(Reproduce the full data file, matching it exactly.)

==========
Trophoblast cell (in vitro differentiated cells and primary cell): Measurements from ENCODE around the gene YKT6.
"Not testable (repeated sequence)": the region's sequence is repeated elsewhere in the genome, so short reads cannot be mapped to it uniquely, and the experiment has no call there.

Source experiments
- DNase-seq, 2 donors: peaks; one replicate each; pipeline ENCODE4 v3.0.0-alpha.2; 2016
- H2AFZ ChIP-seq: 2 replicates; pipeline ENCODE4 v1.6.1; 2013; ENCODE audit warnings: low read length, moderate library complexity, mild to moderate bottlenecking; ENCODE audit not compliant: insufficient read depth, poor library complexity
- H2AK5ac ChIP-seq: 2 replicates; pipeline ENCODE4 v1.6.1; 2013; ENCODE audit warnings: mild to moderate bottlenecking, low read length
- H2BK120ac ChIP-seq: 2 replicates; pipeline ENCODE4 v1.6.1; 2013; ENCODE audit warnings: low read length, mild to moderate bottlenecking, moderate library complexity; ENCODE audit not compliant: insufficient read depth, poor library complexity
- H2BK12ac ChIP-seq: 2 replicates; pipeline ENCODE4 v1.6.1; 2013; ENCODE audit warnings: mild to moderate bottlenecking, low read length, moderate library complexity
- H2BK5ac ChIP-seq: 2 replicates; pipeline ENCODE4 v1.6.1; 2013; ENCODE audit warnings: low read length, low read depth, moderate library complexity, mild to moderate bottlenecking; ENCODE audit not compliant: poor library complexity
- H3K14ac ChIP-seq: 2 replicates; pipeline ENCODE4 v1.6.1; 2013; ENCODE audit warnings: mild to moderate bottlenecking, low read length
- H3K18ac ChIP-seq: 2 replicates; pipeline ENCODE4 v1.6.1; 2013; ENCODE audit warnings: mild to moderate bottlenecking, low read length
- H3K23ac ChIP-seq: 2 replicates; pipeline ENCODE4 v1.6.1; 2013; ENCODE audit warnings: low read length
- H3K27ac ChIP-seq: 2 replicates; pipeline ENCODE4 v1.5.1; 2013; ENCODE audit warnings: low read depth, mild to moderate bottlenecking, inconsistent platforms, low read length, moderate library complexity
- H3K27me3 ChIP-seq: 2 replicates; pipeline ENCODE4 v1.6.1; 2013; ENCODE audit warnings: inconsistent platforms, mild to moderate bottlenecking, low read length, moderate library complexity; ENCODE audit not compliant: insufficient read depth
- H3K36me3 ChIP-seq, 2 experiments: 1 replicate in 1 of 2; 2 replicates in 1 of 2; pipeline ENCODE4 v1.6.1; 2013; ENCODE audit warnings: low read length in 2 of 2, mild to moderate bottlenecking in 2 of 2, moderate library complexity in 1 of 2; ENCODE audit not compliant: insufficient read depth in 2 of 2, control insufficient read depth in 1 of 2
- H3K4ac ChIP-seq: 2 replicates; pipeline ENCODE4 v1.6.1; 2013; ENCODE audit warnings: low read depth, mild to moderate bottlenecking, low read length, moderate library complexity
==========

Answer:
Trophoblast cell (in vitro differentiated cells and primary cell): Measurements from ENCODE around the gene YKT6.
"Not testable (repeated sequence)": the region's sequence is repeated elsewhere in the genome, so short reads cannot be mapped to it uniquely, and the experiment has no call there.

Source experiments
- DNase-seq, 2 donors: peaks; one replicate each; pipeline ENCODE4 v3.0.0-alpha.2; 2016
- H2AFZ ChIP-seq: 2 replicates; pipeline ENCODE4 v1.6.1; 2013; ENCODE audit warnings: low read length, moderate library complexity, mild to moderate bottlenecking; ENCODE audit not compliant: insufficient read depth, poor library complexity
- H2AK5ac ChIP-seq: 2 replicates; pipeline ENCODE4 v1.6.1; 2013; ENCODE audit warnings: mild to moderate bottlenecking, low read length
- H2BK120ac ChIP-seq: 2 replicates; pipeline ENCODE4 v1.6.1; 2013; ENCODE audit warnings: low read length, mild to moderate bottlenecking, moderate library complexity; ENCODE audit not compliant: insufficient read depth, poor library complexity
- H2BK12ac ChIP-seq: 2 replicates; pipeline ENCODE4 v1.6.1; 2013; ENCODE audit warnings: mild to moderate bottlenecking, low read length, moderate library complexity
- H2BK5ac ChIP-seq: 2 replicates; pipeline ENCODE4 v1.6.1; 2013; ENCODE audit warnings: low read length, low read depth, moderate library complexity, mild to moderate bottlenecking; ENCODE audit not compliant: poor library complexity
- H3K14ac ChIP-seq: 2 replicates; pipeline ENCODE4 v1.6.1; 2013; ENCODE audit warnings: mild to moderate bottlenecking, low read length
- H3K18ac ChIP-seq: 2 replicates; pipeline ENCODE4 v1.6.1; 2013; ENCODE audit warnings: mild to moderate bottlenecking, low read length
- H3K23ac ChIP-seq: 2 replicates; pipeline ENCODE4 v1.6.1; 2013; ENCODE audit warnings: low read length
- H3K27ac ChIP-seq: 2 replicates; pipeline ENCODE4 v1.5.1; 2013; ENCODE audit warnings: low read depth, mild to moderate bottlenecking, inconsistent platforms, low read length, moderate library complexity
- H3K27me3 ChIP-seq: 2 replicates; pipeline ENCODE4 v1.6.1; 2013; ENCODE audit warnings: inconsistent platforms, mild to moderate bottlenecking, low read length, moderate library complexity; ENCODE audit not compliant: insufficient read depth
- H3K36me3 ChIP-seq, 2 experiments: 1 replicate in 1 of 2; 2 replicates in 1 of 2; pipeline ENCODE4 v1.6.1; 2013; ENCODE audit warnings: low read length in 2 of 2, mild to moderate bottlenecking in 2 of 2, moderate library complexity in 1 of 2; ENCODE audit not compliant: insufficient read depth in 2 of 2, control insufficient read depth in 1 of 2
- H3K4ac ChIP-seq: 2 replicates; pipeline ENCODE4 v1.6.1; 2013; ENCODE audit warnings: low read depth, mild to moderate bottlenecking, low read length, moderate library complexity